PilatesHydration Overview with Sally Anderson - Tutorial 5146

Hydration Overview with Sally Anderson – Tutorial 5146



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Hello, I’m Sally Anderson, and welcome to Hydration. We are all living bodies of water. So we are by volume approximately 50 to 70 or arguably 75% of water. So that’s a lot of water. By molecular count, 99%.


That’s a lot of water molecules. So the issue of hydration or the topic of hydration is crucial for us in our modern world. We need to maintain hydration, and commonly we only really think about dehydration coming up when somebody is ill or you know, when you feel hydrated, which is often kind of finding the solution afterwards. It’s closing the gate after the horse has left. So ideally we will maintain and manage this volume of water because it is so important to every function of our daily lives.


Water is a lubricant, a transporter. It participates in metabolic reactions in all our cells. Essentially everything we do relies on us having good hydration in our cells, in our tissues. Even our cognitive functions, or not just even our cognitive functions. That’s so important for us to have hydration.


The brain requires so much water, and without it, we do feel fatigued, and our energy is zapped, and we don’t function that well. So what I’m bringing you is a little look at how we can use the new and evolving science and research behind hydration in ways that are very sensible and practical. So thinking about how we take in hydration and then how we can best facilitate hydration around our body. So that’s going to be our specialty, because we move, and movement is crucial. As I bring you some of my new work that I’ve been developing for Reach Movement Health, which is my new brand, looking at how we can use movement more prescriptively to achieve health outcomes, and the first thing I want to take you through is a little bit of understanding or an overview of hydration.


So with the Reach Hydration training course, we’re providing a facilitation of the new and evolving science of hydration, and some of this is not yet mainstream. It is evolving and it’s exciting, and it’s really interesting, fascinating work. And what we’re doing with Reach Hydration is bringing you the understanding of how important hydration is, and simple strategies that we can employ to improve our hydration, but most importantly, how we can use movement. So that’s our specialty. And I want to give you just a few little pointers about why hydration is so fascinating to me, and the development of the work that we’re producing, but then take you through some movements that will help you understand not only how crucial movement is to hydration and getting whole body tissue hydration, but also ways in which you can adapt the movements you’re using in this wonderful Pilates work that we have in order to bring hydration more to the fore or to the focus of your work and help you and help your clients achieve optimal hydration.


So I personally became quite fascinated and like engaged in hydration as a topic because I felt myself getting more and more dehydrated, and as one particular doctor friend of mine said, it probably has a lot to do with my Celtic heritage, you know, my English, Scottish heritage, that that physiology tends to kind of dehydrate a little bit more, as a general idea. You know, it’s not a given for everybody, but I think long days teaching, being in artificial environments, there’s a lot of things that serve to dehydrate us, and we’ll talk a little bit more about those in a moment, but those things were leading me to feel like I was getting more and more dehydrated. So it was a topic that resounded with me and I needed to find solutions for. Along the way, I came across Gina Bria, who is the founder of Hydration Foundation in New York, and Gina was doing the same sort of exploration as well. Gina was doing much more exploration than I was.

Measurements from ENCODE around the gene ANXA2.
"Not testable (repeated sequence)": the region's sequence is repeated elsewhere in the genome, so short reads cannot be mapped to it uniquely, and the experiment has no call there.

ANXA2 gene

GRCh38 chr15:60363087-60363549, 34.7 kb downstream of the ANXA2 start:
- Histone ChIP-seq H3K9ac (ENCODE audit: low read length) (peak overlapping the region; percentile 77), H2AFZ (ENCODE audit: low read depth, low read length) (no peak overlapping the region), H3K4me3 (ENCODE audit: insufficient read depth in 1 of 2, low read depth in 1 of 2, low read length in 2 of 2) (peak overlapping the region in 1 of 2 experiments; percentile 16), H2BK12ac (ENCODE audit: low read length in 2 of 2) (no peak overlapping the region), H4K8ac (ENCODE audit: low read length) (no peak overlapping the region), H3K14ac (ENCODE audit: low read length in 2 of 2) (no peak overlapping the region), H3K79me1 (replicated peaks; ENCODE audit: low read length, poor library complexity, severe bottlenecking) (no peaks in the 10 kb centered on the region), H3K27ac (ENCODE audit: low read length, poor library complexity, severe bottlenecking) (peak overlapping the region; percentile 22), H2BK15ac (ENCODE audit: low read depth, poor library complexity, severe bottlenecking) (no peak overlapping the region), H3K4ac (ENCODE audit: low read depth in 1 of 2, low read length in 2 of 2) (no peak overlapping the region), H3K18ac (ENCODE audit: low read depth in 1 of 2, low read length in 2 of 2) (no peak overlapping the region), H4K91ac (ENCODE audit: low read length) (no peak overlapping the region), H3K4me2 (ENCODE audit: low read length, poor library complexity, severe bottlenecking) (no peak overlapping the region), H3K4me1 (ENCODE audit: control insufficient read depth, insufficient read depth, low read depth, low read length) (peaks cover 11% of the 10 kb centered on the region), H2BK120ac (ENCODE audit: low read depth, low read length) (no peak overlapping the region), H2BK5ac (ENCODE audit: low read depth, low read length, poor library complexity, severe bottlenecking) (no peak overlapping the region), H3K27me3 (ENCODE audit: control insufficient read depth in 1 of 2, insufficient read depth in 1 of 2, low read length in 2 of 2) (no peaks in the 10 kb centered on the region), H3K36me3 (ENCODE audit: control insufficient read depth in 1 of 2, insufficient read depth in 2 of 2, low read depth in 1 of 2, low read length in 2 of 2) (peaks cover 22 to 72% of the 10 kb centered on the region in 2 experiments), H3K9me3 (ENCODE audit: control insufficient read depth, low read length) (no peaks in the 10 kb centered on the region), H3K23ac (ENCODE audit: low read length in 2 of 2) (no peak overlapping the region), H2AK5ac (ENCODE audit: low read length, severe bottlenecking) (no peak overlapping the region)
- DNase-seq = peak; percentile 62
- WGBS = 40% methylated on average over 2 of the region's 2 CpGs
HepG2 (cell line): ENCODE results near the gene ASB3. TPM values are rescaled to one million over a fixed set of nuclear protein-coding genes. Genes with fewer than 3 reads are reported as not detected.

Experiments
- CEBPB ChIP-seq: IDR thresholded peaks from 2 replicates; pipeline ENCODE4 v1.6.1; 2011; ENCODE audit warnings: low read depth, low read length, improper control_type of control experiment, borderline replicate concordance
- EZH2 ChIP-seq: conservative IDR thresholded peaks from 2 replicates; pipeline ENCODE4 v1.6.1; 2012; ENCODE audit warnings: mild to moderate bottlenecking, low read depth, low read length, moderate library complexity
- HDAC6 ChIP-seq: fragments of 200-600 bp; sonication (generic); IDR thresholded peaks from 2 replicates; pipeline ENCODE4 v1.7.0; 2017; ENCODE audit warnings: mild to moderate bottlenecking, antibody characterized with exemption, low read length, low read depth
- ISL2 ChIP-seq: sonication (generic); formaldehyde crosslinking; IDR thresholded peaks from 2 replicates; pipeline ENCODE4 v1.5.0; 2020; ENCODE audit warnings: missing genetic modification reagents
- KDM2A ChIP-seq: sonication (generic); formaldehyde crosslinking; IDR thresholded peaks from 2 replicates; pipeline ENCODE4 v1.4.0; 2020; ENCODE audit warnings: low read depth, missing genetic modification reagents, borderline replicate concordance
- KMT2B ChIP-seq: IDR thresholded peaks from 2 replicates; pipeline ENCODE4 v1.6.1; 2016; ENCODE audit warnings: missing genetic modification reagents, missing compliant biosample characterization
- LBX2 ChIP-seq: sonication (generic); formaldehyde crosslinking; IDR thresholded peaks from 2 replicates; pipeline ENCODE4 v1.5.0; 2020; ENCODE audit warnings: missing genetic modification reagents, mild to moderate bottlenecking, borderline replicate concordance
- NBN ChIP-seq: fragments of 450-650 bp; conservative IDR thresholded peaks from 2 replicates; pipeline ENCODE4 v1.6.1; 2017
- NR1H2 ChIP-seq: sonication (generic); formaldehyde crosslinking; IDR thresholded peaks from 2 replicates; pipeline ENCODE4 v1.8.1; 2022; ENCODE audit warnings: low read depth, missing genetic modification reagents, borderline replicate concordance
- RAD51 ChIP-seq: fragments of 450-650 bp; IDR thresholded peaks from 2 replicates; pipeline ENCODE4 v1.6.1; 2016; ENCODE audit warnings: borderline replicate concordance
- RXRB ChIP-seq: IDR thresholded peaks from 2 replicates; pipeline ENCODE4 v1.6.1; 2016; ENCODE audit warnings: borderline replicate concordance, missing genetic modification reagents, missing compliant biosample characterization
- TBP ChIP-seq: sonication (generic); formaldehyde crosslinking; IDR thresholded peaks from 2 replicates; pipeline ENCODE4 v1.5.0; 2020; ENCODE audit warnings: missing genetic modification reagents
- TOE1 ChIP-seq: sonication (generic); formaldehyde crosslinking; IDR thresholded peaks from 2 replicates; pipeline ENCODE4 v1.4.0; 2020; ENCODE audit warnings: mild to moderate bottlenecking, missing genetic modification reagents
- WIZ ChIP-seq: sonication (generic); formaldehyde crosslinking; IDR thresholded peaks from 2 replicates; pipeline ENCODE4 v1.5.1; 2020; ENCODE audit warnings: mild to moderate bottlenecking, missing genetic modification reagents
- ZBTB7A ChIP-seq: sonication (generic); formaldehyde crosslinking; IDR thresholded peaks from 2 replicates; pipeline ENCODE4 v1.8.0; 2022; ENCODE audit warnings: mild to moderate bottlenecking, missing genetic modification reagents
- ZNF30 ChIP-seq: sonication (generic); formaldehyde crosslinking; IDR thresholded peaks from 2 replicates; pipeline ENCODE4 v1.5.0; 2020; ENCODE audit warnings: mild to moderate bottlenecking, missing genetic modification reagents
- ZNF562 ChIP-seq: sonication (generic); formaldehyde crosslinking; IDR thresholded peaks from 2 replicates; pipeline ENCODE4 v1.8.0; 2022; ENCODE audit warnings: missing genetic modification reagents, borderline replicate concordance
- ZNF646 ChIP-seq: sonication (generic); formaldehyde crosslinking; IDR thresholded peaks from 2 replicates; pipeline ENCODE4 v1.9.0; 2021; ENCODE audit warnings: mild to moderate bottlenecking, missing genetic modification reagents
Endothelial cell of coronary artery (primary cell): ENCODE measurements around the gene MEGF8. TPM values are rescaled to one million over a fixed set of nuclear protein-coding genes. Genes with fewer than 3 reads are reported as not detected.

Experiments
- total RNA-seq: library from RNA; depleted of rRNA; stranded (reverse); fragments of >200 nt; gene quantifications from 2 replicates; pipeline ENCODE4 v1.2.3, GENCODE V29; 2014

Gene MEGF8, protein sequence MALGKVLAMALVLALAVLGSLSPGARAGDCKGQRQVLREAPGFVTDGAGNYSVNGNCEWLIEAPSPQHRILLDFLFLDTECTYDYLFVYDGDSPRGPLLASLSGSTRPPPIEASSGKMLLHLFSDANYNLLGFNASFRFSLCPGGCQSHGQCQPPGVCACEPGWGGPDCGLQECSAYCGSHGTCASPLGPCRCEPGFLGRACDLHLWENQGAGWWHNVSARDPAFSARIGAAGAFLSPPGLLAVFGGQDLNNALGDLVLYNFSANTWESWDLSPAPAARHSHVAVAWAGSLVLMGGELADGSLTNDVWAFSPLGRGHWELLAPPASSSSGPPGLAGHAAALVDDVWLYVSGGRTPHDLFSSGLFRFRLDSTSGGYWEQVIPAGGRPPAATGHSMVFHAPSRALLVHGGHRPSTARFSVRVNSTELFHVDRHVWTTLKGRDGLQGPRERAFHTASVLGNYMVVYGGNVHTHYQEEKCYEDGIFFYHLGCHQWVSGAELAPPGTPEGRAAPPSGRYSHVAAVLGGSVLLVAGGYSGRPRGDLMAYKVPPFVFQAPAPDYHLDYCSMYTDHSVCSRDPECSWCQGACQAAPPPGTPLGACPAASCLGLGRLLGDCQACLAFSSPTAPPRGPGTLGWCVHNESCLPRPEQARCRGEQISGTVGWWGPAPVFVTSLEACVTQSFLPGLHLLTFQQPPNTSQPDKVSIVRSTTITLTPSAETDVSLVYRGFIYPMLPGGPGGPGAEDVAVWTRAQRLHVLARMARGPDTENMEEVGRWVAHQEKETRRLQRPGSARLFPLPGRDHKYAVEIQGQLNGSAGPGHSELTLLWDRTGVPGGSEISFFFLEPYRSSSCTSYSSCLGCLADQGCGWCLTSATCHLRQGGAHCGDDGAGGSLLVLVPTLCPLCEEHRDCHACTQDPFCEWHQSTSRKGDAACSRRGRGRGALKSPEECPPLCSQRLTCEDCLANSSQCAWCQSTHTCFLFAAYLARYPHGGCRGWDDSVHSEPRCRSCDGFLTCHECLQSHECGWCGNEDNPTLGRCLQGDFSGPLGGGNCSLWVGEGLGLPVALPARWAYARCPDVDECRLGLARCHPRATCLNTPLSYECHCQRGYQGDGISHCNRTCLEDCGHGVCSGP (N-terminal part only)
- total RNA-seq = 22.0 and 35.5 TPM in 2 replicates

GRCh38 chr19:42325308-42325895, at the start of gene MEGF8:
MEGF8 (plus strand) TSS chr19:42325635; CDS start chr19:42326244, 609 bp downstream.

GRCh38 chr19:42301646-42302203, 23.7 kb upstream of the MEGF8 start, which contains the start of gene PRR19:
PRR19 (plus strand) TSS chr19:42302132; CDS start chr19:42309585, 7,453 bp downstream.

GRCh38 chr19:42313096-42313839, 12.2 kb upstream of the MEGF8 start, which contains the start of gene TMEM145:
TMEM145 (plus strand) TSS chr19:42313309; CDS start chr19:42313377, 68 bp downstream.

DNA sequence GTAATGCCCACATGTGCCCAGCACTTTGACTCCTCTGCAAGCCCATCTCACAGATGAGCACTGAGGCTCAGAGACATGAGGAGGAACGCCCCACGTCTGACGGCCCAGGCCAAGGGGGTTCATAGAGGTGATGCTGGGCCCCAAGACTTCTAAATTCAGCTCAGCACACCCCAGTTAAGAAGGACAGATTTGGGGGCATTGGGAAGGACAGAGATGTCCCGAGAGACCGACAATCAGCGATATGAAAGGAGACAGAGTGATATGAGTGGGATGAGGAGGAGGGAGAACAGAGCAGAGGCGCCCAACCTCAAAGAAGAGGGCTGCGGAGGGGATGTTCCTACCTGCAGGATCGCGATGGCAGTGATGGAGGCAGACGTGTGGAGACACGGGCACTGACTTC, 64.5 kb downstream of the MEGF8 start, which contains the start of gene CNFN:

Gina is an anthropologist who was researching how desert dwellers remained hydrated in the absence of water, so it’s a pretty good topic. What she found was that plant hydration was how they stayed far more hydrated, and you know, that was only one component of her research, but that to me really resonated. I was like, we know this. We know we need to take on hydration through food, through plant-based food, and in the absence of water, if a whole race and tribes can remain hydrated this way, that could be something that really works for us if we look at that with a greater focus. So this was kind of my lead into exploring more about the new science of hydration, and then finding people who are working very seriously about understanding the structure and the chemical composition of water.


And it’s different in ourselves to actual water. So in the training course, we look at the differences between intra and intercellular water and H2O, but finding out a lot more about that work from people like Dr. Gerald Pollack and the Pollack Laboratory in University of Washington. They are constantly exploring the phases of water and structure of water. And even though this is still evolving, I think it’s really worth us understanding where we’re going and what we can take from their work that helps us all create better hydration and then create whole body tissue hydration. So getting back to what serves to dehydrate us these days.


There is so much, and personally I feel like I’m seeing hydration get less and less around me in clients, in my family, friends population. People are becoming more dehydrated year by year, and I think this has a lot to do with the variables that do dehydrate us, and some of those include air conditioning, that we’re in a lot. Technology draws hydration from us. The schedules that we lead. We’re busy, we’re stressed.